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Gordie Howe Dies at 88

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NHL

NHL Legend Gordie Howe Has Died at the Age of 88

The NHL lost a legend this morning with the news of Gordie Howe passing away. The man known as “Mr. Hockey” passed away Friday morning. No other details were released, but Howe was diagnosed with dementia in 2012 and suffered a stroke in 2014 that impaired his movement and speech.

Howe spent 26 seasons in the NHL, sporting the number 9 for the Detroit Red Wings in most of his 25 seasons. After leaving the NHL following the 1970-71 season, he returned for one season with the Hartford Whalers, playing his final game at 52, becoming the oldest player to appear in an NHL game.

Howe debuted with the Red Wings at just 18 years old, wearing number 17, not his famous number 9, in his rookie season. After teammate Roy Conacher was moved to the Chicago Blackhawks, Howe was offered number 9, which he would wear for the rest of his NHL career.

Howe held most of the NHL’s records until the 90s, when a young forward with the Edmonton Oilers, Wayne Gretzky, would break most of them on his way to becoming the greatest player in NHL history. But Gretzky didn’t see himself as the greatest of all time, that title goes to Howe. He said this in February of this year in an interview with ESPN, “I’m impressed by Crosby, Ovechkin, Stamkos, Toews — those guys do such great things for our game today. But Gordie Howe is the greatest player who ever lived. There’s not even a question about it. Imagine scoring 20 goals at 50 years old? Jonathan Toews might be the greatest athlete in the game today. He’s not playing at 50 and he’s not scoring 20 goals. Nobody ever will again. It’s a fact.”

Howe was considered one of the greatest, or the greatest according to Gretzky, players off all time for a reason. Howe scored 30 or more goals 14 times in his career and put up 70 or more points 18 times.Howe finished in the top 5 in scoring for 20 straight seasons. He finished his career with over 800 goals and over 1000 assists in his 26 seasons, putting him 4th all time in points scored.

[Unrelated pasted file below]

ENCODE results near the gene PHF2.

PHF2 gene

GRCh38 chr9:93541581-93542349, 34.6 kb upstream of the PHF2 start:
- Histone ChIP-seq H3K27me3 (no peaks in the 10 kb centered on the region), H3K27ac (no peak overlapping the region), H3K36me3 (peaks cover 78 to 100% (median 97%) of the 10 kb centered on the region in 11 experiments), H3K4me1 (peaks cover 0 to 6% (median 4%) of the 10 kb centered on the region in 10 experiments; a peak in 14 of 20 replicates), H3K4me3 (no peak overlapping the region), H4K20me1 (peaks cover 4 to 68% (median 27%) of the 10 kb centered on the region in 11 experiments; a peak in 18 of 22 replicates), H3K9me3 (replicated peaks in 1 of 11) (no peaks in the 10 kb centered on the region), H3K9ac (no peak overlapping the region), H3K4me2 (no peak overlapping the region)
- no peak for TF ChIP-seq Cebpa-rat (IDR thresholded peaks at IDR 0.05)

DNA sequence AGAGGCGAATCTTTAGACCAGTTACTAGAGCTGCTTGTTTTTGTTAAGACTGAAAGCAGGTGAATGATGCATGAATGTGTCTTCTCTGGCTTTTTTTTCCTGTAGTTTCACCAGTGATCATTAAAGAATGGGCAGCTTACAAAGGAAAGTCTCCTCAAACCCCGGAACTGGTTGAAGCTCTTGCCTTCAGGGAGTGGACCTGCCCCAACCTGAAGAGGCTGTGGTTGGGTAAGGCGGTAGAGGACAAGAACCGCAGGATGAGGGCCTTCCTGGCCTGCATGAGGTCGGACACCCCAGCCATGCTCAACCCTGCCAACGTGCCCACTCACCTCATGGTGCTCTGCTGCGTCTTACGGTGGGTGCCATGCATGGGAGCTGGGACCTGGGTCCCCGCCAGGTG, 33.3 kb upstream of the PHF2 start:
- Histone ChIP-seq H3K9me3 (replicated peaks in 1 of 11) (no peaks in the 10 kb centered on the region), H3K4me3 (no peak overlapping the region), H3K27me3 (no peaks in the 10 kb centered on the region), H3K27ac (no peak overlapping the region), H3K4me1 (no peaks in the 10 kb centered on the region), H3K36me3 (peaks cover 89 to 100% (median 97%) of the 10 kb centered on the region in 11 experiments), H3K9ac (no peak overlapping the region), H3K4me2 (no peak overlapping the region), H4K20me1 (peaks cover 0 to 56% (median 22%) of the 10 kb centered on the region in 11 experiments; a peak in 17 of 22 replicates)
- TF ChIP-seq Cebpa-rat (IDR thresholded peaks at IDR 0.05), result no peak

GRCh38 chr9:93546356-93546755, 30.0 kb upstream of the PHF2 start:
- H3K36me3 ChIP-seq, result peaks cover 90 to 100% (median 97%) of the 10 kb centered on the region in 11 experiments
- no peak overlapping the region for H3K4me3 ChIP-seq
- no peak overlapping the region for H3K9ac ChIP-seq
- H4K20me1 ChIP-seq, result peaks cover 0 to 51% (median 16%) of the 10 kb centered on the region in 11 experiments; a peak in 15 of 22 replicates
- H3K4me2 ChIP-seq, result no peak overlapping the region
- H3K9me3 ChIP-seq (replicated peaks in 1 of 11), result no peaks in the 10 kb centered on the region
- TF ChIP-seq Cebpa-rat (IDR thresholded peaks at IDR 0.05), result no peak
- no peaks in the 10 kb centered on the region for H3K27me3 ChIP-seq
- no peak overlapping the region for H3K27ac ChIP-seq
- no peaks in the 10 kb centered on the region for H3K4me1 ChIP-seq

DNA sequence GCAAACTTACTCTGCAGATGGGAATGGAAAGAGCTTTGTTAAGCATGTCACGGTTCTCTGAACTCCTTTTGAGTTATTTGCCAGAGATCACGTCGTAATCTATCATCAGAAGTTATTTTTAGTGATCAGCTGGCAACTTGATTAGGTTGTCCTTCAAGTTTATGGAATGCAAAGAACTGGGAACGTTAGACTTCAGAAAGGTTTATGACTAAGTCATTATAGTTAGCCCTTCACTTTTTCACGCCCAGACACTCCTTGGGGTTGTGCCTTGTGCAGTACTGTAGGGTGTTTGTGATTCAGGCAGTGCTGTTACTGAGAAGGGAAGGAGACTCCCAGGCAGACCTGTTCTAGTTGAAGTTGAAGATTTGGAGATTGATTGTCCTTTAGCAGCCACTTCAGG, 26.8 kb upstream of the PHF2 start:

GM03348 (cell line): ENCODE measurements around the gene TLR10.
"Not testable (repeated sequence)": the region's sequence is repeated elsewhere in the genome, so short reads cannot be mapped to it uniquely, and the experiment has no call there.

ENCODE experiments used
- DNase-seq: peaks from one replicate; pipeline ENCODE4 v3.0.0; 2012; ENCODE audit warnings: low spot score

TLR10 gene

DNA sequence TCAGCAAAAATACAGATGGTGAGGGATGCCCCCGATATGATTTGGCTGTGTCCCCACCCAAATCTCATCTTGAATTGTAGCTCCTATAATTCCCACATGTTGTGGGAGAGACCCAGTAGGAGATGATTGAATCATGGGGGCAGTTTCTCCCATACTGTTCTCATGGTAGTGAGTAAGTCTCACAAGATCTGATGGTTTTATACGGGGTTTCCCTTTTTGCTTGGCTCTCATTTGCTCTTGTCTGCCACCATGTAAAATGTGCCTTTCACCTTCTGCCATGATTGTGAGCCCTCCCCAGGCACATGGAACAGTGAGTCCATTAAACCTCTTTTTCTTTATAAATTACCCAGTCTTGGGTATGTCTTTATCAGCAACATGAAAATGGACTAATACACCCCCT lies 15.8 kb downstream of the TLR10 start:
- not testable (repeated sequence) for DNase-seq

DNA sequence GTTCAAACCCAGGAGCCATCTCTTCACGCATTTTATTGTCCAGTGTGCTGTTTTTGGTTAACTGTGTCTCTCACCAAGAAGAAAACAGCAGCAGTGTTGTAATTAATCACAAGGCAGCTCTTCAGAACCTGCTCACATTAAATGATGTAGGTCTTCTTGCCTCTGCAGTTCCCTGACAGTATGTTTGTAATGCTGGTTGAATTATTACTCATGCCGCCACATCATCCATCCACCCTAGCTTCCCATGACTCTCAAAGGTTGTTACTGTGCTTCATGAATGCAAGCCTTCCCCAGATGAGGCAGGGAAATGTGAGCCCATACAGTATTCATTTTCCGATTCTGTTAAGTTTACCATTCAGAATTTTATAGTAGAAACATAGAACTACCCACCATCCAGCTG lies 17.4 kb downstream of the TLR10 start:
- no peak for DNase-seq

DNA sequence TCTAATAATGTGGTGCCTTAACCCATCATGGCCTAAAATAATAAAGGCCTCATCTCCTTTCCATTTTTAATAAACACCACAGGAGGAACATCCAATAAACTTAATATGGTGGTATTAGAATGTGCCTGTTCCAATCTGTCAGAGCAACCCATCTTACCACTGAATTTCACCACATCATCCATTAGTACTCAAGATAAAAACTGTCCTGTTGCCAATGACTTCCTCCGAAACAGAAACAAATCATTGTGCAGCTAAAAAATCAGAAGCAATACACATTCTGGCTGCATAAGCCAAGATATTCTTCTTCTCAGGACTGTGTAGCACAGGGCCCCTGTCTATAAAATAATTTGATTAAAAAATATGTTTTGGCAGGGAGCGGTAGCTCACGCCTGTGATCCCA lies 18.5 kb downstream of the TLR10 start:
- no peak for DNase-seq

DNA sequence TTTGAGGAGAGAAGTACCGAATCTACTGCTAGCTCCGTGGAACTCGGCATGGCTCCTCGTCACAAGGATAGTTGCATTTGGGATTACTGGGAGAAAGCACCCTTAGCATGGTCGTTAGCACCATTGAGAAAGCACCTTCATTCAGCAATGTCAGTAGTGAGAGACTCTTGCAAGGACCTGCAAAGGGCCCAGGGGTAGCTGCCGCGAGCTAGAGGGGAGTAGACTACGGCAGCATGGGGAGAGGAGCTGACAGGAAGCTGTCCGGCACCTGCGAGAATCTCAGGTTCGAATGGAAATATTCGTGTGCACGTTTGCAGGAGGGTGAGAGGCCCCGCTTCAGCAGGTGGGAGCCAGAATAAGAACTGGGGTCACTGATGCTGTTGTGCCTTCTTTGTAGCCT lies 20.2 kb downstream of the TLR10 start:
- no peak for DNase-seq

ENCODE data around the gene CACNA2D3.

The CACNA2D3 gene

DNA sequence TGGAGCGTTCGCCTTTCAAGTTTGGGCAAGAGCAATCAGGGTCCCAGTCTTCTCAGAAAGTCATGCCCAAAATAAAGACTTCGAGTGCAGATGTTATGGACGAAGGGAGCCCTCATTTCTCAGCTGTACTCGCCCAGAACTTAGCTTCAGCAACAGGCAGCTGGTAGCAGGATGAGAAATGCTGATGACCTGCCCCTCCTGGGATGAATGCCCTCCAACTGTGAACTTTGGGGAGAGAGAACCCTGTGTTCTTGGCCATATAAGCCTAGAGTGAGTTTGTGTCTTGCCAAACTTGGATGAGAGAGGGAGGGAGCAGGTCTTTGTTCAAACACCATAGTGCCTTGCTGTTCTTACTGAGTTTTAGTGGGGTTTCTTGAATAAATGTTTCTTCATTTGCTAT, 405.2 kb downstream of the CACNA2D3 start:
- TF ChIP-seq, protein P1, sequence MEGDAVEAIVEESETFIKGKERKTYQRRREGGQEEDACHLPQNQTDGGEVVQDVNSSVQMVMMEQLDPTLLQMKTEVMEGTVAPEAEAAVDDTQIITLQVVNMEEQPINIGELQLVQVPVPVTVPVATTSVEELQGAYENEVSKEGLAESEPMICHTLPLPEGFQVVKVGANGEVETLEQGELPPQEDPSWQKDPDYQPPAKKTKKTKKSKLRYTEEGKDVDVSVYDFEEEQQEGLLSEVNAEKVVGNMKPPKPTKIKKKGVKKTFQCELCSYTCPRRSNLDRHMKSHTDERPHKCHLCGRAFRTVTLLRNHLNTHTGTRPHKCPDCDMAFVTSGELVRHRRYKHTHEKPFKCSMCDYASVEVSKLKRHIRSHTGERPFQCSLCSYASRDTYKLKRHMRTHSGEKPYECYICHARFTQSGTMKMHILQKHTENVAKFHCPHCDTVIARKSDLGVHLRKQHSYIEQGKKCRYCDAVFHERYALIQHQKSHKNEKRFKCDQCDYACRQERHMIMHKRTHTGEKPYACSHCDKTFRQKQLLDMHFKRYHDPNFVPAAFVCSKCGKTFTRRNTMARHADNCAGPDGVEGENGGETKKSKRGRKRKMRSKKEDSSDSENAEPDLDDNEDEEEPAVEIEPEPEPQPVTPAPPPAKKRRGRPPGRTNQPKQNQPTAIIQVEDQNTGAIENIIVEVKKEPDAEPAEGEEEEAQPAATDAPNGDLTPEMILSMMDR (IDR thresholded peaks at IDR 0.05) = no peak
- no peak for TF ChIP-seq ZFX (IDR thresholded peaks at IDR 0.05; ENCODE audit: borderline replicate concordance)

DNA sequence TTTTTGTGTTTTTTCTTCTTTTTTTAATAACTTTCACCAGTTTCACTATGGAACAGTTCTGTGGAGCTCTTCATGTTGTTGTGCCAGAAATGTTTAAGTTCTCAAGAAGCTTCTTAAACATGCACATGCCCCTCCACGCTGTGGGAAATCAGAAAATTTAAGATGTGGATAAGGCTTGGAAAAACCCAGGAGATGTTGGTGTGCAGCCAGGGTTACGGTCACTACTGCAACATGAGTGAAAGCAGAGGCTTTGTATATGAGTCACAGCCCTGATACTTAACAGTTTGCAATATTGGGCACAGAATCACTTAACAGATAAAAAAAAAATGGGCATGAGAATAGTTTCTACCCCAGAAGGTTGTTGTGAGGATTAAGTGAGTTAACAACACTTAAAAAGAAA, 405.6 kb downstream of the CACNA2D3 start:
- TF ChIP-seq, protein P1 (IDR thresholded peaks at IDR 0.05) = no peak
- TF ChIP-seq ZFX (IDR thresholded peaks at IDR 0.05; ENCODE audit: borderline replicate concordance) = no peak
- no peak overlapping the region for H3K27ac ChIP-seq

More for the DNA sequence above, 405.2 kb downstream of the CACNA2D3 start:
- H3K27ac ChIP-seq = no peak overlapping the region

And all that scoring didn’t come without any recognition. Howe was part of 23 NHL all star games and finished on the NHL’s first All Star Team 12 times, and the Second team 9 times. He finished as the leagues leading scorer 6 times, winning the Art Ross Trophy in 1951, 1952, 1953, 1954, 1957, and 1963, and won the Hart Trophy as the leagues MVP 6 times, in 1952, 1953, 1957, 1958, 1960, and 1963.

Howe’s success as a player also helped his team, the Red Wings, reach the playoffs in 19 of his 25 seasons with the team. He won 4 Stanley Cups, in 1950, 1952, 1954, and 1955. He also helped lead the Whalers to the playoffs in 1971, but the team would not find success.

Red Wings general manager Ken Holland said this of the legend: “Gordie Howe was an incredible ambassador for the game of hockey. He was as fierce and competitive as they come but away from the rink he was truly engaging and personable and always enjoyed his interaction with the fans. … We will miss Mr. Hockey, who was the greatest Red Wing of all time.”

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